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Crane Data's latest Money Fund Market Share rankings show about half of U.S. money fund complexes declining in March with overall assets down moderately. Total assets decreased $24.8 billion, or -0.9%, last month. Overall assets decreased by $12.0 billion, or -0.4%, over the past 3 months, and they've increased by $64.2 billion, or 2.4% over the past 12 months through March 31. The biggest gainers in March were Dreyfus/BNY Mellon, whose MMFs rose by $5.3 billion, or 3.5%, Vanguard, whose MMFs rose by $3.2 billion, or 1.2%, and Schwab, whose MMFs rose by $1.4 billion, or 0.9%. First American, Federated, Wells Fargo, HSBC and T Rowe Price also saw assets increase slightly in March, rising by $505M, $457M, $388M, $304M, and $284M, respectively. The biggest declines were seen by BlackRock, Morgan Stanley, Goldman Sachs, SSgA and Western. (Our domestic U.S. "Family" rankings are available in our MFI XLS product, our global rankings are available in our MFI International product, and the combined "Family & Global Rankings" are available to Money Fund Wisdom subscribers.) We review these market share totals below, and we also look at money fund yields the past month, which moved higher again.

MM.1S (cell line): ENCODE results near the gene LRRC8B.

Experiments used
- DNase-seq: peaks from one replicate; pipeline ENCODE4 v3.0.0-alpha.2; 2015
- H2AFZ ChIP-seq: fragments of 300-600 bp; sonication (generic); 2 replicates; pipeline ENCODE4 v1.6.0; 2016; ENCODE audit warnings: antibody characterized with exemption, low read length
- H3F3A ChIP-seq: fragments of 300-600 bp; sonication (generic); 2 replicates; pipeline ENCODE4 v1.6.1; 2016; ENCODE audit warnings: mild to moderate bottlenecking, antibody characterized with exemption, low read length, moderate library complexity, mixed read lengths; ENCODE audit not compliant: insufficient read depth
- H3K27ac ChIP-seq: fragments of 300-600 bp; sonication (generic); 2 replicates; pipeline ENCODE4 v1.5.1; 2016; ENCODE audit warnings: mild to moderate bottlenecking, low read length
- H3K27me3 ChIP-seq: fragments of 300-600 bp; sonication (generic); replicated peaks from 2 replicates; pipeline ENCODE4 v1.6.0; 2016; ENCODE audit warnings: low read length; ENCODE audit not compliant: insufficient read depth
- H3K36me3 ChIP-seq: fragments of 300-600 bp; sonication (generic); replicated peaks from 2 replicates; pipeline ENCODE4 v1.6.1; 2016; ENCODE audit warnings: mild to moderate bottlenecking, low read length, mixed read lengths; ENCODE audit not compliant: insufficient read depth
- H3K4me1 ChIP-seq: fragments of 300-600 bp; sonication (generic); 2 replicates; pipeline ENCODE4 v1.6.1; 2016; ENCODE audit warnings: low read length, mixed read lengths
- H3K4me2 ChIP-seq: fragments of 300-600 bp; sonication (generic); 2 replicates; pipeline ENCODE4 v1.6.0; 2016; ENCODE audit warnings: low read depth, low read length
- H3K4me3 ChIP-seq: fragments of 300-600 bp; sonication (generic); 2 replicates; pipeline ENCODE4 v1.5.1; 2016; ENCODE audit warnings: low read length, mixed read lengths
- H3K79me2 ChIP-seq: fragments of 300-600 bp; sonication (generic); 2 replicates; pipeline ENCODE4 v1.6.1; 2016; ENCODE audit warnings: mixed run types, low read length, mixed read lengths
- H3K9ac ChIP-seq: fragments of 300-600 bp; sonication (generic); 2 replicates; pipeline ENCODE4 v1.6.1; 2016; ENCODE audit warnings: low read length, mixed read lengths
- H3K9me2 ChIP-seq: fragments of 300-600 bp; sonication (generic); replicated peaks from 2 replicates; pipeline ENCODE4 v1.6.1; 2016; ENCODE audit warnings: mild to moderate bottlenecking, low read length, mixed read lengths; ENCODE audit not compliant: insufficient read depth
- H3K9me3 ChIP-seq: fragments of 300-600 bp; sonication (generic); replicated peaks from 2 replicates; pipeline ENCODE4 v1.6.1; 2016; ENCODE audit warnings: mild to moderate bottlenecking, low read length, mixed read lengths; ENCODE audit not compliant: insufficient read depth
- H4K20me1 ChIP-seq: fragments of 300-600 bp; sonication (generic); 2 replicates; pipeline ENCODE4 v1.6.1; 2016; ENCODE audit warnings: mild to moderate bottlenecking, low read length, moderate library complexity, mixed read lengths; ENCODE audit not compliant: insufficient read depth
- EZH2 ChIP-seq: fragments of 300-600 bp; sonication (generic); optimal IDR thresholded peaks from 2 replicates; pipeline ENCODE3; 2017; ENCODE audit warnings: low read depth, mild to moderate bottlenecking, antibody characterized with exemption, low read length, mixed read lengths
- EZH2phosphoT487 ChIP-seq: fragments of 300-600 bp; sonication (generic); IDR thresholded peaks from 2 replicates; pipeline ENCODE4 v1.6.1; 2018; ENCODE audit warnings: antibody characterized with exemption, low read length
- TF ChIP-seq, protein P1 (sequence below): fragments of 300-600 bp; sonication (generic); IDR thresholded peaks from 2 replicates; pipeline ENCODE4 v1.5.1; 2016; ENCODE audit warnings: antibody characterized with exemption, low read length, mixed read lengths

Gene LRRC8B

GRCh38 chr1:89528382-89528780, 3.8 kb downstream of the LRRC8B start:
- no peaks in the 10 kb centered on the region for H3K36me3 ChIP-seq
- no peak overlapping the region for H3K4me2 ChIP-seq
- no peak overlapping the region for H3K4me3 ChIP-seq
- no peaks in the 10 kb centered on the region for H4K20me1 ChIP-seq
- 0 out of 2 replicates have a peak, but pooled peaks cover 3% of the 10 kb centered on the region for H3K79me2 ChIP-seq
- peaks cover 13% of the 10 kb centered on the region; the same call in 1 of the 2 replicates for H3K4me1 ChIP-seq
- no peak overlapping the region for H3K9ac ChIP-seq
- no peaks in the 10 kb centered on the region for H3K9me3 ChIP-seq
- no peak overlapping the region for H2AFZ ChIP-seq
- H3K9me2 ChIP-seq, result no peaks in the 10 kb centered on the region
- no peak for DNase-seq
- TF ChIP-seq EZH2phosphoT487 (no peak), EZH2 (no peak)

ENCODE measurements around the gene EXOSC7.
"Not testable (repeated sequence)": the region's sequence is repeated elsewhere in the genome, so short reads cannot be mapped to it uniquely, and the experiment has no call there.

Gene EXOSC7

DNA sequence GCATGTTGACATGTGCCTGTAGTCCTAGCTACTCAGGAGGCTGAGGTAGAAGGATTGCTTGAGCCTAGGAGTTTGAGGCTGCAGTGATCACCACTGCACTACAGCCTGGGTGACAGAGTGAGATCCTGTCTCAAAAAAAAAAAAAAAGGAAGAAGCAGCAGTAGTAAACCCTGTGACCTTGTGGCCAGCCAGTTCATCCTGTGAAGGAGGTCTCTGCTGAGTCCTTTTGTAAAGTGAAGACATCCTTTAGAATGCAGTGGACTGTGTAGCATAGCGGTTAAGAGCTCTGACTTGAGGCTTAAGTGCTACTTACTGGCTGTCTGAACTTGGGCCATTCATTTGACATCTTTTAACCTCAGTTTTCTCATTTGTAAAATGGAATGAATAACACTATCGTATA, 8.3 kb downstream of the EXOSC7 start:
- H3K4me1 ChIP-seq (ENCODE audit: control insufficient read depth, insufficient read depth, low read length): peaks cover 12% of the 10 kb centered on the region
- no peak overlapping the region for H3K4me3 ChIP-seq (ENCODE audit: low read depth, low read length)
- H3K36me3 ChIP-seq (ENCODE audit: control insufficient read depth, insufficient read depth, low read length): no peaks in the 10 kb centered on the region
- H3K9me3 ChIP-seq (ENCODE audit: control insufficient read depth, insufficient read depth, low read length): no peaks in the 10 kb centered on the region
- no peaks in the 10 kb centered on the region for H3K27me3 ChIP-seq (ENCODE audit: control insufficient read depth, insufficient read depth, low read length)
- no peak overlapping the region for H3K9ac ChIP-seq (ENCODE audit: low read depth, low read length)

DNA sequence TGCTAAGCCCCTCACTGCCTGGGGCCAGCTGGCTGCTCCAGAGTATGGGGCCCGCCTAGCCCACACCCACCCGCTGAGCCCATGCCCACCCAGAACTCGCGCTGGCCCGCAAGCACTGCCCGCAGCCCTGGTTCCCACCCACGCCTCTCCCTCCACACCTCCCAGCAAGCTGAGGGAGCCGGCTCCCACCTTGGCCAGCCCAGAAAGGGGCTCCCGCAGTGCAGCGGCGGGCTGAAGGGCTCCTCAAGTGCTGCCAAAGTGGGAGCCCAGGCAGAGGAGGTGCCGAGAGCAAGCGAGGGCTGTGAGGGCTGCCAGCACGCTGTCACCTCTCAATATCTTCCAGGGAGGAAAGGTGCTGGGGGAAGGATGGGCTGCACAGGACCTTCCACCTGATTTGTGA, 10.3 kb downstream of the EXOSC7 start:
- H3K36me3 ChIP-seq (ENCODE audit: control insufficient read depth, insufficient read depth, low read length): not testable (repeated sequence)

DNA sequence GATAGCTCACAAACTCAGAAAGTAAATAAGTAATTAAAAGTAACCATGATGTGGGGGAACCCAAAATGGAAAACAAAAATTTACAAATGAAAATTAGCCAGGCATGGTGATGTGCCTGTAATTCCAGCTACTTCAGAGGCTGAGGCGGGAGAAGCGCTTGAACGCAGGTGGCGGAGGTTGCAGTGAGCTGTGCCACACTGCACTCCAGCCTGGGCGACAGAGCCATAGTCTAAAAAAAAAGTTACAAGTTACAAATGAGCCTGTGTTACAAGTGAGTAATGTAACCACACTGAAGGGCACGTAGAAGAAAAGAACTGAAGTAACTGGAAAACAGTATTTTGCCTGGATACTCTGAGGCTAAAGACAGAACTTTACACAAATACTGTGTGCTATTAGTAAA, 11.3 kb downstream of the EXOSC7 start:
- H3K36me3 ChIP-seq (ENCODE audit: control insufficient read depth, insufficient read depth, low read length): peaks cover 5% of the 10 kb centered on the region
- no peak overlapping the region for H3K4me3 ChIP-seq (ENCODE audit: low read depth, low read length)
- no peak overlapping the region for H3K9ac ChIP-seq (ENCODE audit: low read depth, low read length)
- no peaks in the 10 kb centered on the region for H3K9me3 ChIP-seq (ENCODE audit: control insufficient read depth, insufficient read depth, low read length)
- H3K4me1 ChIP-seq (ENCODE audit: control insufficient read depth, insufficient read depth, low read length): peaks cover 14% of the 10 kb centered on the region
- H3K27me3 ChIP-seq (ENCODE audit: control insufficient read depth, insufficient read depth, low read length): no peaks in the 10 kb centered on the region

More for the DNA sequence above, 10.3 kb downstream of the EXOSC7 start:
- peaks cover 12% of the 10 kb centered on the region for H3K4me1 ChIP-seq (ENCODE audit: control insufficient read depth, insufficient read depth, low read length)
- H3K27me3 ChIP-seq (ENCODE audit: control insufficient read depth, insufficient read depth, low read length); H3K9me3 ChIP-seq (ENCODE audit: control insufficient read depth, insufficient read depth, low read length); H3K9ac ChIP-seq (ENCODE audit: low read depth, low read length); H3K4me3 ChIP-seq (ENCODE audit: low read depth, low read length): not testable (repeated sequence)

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Last week, BNY Mellon's Dreyfus launched a new "podcast" series entitled, "Invested in cash," which "will feature some of the greatest minds within cash management sharing ideas, trends, changes, and opportunities across the spectrum of liquidity investing." The inaugural podcast features Patricia Larkin, Chief Investment Officer of the Dreyfus Money Market Funds. The description says, "Larkin frames the short-term fixed income market and how it is affected by rate hikes and inflation. She also discusses how investors may want to think about the market over the next several months." We excerpt from the interview below.